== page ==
Leor Halevi: Watery Grave, Murky Law (Re: bin Laden)

Roundup: Historians' Take

Leor Halevi, an associate professor of history at Vanderbilt University, is the author of “Muhammad’s Grave: Death Rites and the Making of Islamic Society.”

AFTER Osama bin Laden’s corpse was slipped into the North Arabian Sea, the White House’s chief counterterrorism adviser declared that the United States had buried him “in strict conformance with Islamic precepts and practices.” According to a senior military official, the body was washed, shrouded and dispatched with a funeral prayer.

Despite its best efforts, the United States government still has much to learn about the intricacies of Muslim funerary law. Its strictures are more nuanced, and perhaps also more flexible, than it imagined.

According to the Koran, the origins of burial stretch back to the dawn of humanity. Cain, full of remorse after killing his brother, was inspired by a ground-scratching raven to hide the naked corpse in the earth. Islamic law insists on this ritual as the ideal one.

But medieval jurists did recognize that travelers and merchants sometimes died at sea. Shafii, the founder of a Sunni school of law, recommended that ships either keep the body on board until they could reach land or sandwich it between two wooden slabs and tow it with a rope.

Other jurists prescribed different actions, depending on the circumstances. If the ship was far from shore and the body began to decompose, then it was permissible to deposit it in the sea, weighted with metal or stone so that it would sink to the bottom. Jurists hoped that sailors, while lowering the deceased, would turn his face toward Mecca. Releasing the corpse in a floating coffin was also an option, if there was a good chance that it would wash up on the shores of a Muslim country, where the body would receive last rites on land.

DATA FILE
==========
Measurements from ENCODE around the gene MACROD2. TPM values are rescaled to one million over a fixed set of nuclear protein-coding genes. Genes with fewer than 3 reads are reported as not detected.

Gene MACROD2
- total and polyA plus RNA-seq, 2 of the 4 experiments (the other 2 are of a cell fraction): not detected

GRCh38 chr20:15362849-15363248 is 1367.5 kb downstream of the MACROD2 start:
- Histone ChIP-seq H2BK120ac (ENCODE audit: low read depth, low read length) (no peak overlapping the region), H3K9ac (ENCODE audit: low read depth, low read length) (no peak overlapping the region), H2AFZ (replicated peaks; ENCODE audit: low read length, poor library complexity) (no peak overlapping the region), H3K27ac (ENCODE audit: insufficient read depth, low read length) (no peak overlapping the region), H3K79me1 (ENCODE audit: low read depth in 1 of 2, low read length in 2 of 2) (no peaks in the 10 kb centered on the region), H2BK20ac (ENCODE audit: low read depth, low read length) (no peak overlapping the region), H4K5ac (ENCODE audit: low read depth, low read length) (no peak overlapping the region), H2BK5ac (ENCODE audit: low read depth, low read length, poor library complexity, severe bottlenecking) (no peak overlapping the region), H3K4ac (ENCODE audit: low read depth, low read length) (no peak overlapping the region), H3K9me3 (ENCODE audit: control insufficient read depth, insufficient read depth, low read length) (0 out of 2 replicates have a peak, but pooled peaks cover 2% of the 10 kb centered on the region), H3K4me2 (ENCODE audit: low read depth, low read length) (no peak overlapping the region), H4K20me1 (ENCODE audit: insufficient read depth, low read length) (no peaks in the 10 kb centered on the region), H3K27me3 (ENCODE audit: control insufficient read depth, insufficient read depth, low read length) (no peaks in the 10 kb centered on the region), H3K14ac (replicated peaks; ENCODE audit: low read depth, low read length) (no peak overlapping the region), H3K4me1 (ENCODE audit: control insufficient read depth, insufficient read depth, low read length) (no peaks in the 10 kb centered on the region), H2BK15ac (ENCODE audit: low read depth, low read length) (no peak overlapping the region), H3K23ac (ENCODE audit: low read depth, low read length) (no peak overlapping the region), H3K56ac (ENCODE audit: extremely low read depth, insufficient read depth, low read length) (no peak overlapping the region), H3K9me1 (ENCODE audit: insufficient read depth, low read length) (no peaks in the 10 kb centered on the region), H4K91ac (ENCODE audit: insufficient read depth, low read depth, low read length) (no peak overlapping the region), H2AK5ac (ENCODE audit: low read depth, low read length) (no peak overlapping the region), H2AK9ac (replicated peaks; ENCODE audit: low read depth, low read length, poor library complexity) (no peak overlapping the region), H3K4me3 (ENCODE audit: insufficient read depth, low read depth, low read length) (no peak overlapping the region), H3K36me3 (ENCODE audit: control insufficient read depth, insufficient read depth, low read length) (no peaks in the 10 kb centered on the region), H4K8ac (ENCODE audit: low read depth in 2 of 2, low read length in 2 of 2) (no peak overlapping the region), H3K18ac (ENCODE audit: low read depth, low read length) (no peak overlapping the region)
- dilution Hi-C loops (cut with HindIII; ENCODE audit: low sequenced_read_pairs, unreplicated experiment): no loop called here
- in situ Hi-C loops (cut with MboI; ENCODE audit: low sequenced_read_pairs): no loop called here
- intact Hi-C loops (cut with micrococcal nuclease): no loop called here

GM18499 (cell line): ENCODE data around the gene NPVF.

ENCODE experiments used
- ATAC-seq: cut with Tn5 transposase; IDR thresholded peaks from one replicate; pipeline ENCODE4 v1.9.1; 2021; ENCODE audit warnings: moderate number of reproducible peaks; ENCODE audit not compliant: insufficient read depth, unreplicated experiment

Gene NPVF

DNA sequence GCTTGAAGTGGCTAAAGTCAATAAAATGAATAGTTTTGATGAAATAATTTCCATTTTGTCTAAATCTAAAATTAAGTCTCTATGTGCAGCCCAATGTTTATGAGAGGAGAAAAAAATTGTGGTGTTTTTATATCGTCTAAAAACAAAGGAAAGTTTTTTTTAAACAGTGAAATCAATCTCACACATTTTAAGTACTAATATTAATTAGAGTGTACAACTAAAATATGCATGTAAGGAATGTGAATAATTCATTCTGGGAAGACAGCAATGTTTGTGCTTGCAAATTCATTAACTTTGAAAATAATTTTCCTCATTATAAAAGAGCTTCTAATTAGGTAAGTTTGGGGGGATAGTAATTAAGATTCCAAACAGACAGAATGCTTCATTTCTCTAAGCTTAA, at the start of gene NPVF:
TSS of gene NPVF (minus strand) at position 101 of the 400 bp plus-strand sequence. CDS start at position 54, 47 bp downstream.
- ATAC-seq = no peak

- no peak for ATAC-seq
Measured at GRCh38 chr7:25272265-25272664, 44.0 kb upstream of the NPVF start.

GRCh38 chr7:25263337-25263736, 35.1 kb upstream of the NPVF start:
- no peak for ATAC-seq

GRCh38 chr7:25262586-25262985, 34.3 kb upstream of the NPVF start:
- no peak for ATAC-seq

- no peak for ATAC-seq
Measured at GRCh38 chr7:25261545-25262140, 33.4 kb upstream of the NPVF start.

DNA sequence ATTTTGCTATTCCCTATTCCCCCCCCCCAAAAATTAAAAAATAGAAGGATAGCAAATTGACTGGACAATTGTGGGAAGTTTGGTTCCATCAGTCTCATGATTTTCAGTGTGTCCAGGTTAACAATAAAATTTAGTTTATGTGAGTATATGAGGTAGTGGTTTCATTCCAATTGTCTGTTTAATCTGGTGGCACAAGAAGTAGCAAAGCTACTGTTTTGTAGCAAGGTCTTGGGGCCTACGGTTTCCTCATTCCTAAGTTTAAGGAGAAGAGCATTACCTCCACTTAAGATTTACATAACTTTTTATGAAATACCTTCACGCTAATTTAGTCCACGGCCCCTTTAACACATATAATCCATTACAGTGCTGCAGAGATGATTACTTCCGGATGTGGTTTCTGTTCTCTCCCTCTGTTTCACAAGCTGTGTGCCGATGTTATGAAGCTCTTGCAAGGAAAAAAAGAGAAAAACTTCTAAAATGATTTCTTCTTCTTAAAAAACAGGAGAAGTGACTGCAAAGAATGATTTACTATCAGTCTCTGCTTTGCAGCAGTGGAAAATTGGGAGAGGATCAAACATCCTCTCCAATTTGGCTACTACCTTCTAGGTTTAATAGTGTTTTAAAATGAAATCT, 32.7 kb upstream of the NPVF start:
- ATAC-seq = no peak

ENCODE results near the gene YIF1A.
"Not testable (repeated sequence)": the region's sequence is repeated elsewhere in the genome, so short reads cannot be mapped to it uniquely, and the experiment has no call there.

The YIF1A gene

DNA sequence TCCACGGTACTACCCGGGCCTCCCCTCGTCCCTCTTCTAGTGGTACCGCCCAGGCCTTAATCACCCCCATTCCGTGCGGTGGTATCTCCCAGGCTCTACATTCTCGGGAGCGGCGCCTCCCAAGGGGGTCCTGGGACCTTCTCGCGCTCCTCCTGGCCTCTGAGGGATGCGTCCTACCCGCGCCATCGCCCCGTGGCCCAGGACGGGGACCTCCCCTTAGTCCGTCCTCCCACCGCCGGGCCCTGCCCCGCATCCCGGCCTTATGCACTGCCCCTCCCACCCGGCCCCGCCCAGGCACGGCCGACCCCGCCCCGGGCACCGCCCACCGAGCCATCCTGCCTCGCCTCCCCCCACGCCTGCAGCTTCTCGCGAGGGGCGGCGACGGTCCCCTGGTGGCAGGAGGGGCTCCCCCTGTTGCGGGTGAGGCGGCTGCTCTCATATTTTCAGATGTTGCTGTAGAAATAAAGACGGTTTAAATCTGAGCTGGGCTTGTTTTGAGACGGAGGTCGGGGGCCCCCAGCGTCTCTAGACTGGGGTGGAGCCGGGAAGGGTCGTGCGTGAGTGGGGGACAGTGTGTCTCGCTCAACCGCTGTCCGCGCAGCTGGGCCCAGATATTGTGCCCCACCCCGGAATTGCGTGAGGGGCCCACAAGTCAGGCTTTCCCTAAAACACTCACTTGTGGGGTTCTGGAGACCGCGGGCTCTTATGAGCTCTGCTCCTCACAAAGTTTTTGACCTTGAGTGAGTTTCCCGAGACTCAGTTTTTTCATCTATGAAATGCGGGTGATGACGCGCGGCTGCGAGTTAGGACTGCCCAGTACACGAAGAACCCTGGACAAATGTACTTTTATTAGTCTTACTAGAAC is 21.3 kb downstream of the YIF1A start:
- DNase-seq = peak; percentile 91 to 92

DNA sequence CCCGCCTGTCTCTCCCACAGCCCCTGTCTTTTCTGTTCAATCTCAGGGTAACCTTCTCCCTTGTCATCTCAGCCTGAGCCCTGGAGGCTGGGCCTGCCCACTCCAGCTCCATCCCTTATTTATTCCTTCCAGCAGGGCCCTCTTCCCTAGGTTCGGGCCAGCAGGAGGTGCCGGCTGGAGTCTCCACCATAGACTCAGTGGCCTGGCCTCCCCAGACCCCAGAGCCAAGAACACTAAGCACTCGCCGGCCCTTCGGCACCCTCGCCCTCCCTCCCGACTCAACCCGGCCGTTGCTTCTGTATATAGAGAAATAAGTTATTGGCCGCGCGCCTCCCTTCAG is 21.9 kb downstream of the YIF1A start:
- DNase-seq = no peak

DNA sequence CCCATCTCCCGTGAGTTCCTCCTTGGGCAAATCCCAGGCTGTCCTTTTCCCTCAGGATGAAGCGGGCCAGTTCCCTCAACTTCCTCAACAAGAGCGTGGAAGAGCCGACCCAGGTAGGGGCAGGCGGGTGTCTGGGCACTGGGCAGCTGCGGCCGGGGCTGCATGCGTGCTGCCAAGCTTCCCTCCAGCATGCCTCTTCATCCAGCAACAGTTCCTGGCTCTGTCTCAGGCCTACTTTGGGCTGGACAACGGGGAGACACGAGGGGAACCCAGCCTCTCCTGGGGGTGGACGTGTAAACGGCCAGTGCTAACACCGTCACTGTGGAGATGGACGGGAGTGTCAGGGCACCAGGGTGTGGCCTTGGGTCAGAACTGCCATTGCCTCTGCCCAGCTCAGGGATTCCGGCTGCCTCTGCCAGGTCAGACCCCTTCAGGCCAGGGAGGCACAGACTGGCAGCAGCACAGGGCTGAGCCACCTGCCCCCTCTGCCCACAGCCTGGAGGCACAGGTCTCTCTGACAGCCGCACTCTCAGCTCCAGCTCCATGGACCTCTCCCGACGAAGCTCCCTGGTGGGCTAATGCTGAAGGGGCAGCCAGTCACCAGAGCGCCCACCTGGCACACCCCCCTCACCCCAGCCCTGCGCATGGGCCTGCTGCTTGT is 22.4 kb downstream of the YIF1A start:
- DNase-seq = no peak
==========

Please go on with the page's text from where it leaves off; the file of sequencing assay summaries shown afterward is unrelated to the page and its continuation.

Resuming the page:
In general, however, Shariah permits burial at sea only in extraordinary circumstances. So some interpreters of Islamic law have rushed to denounce what was done with Bin Laden’s body. But the implication that Bin Laden deserved an ordinary Muslim burial doesn’t necessarily comply with that law. Islamic jurists have always made important exceptions to burial rites, depending on how the deceased lived and died.

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